Jestina Clayton was raised in a village in Sierra Leone and was taught traditional African hair-braiding. Now living in Centerville, Utah, Clayton wanted to provide these services to a growing niche market.
She started her own hair-braiding business and advertised her services online. After some time, she received an email stating: “It is illegal in the state of Utah to do any form of extensions without a valid cosmetology license. Please delete your ad, or you will be reported.”
The email was correct. Braiding hair in Utah requires a license which takes 2,000 hours of schooling and over $16,000 in tuition fees.
That is, until today’s ruling by a federal judge.
Clatyon’s case was taken up by attorneys with the Institute for Justice, a libertarian public-interest law firm. After months of hearings, Judge David Sam of the U.S. District Court for the District of Utah held that “The right to work for a living in the common occupations of the community is of the very essence of the personal freedom and opportunity that the Constitution was designed to protect.”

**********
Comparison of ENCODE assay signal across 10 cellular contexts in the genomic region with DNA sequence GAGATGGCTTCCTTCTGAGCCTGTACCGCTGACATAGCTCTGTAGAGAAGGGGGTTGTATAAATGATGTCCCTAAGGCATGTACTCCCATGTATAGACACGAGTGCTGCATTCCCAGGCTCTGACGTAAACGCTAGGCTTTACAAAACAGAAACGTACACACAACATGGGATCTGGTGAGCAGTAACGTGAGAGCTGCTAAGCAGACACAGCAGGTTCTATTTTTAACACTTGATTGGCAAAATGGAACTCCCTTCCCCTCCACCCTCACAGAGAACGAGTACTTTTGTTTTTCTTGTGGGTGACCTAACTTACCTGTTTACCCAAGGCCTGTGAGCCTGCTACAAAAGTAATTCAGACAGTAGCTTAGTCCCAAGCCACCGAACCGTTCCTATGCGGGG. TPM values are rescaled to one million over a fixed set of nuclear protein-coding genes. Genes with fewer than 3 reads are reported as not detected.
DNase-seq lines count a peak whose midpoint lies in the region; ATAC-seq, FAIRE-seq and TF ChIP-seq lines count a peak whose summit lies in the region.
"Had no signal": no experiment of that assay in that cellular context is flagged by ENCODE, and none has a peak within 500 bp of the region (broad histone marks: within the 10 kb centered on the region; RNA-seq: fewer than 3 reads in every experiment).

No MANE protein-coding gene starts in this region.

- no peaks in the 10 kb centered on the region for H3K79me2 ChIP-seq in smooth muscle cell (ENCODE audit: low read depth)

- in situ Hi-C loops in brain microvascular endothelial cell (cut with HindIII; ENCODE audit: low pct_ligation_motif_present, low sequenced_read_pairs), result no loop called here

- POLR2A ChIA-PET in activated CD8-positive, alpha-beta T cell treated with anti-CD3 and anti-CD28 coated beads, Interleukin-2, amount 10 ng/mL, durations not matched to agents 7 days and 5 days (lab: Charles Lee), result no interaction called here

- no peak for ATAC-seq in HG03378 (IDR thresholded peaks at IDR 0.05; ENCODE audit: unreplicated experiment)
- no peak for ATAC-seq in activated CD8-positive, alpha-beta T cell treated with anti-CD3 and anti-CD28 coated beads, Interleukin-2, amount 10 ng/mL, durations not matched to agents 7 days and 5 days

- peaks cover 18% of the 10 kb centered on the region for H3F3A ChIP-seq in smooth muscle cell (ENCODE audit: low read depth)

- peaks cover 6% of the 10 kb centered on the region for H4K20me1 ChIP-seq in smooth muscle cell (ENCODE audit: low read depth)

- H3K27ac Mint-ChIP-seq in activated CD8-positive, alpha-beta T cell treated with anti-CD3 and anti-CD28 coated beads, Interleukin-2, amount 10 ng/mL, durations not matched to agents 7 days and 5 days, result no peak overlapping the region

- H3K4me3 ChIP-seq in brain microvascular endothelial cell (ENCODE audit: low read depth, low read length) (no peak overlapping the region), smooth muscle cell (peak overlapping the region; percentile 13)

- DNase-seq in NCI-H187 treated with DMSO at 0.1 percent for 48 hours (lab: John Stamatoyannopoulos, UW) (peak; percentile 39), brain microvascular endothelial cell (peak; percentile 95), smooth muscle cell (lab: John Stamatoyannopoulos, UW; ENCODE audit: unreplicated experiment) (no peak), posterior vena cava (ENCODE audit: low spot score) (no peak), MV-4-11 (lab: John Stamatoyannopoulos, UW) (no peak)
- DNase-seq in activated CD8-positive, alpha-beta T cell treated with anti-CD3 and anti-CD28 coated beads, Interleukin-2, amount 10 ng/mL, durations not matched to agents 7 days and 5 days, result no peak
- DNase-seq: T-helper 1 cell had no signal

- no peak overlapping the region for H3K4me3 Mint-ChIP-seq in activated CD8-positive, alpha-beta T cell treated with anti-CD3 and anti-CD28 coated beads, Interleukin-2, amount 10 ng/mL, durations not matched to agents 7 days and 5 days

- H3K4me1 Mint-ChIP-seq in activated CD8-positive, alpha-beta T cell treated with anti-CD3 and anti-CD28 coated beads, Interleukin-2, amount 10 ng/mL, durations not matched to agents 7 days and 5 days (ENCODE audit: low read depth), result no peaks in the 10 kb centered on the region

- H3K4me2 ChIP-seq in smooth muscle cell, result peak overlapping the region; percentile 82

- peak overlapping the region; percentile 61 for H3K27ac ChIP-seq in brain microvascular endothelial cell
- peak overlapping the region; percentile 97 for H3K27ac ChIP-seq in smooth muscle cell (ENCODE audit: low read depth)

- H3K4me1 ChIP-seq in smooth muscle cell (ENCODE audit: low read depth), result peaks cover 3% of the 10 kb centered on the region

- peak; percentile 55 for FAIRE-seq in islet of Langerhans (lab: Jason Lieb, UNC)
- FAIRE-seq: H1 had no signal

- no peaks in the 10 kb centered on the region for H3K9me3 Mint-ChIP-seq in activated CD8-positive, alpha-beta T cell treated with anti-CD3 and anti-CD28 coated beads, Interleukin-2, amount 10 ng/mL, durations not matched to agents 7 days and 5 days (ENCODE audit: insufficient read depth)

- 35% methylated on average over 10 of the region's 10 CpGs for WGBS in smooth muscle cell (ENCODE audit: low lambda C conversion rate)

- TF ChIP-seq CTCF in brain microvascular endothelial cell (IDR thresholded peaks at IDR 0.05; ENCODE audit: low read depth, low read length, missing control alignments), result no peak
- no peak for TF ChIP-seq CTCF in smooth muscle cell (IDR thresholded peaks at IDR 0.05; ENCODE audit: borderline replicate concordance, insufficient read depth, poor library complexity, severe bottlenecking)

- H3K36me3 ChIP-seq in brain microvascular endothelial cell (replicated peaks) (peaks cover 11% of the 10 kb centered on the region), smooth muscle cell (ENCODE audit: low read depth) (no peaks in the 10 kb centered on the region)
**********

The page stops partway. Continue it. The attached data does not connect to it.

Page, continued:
Clayton is, of course, quite happy. “I am so grateful,” she said. “It has been a long time that I’ve been fighting with Utah just so that I could braid hair. I am relieved that the judge saw the facts of my situation and protected the right to earn a living when the other branches of government did not. I am looking forward to getting back to work and to my clients who had been so supportive of my fight.”
Libertas Institute is grateful for the dedicated support of the Institute for Justice in protecting one’s right to work. Clayton’s victory is a victory for us all, and one small step in fighting back against the institutionalized attacks on free enterprise.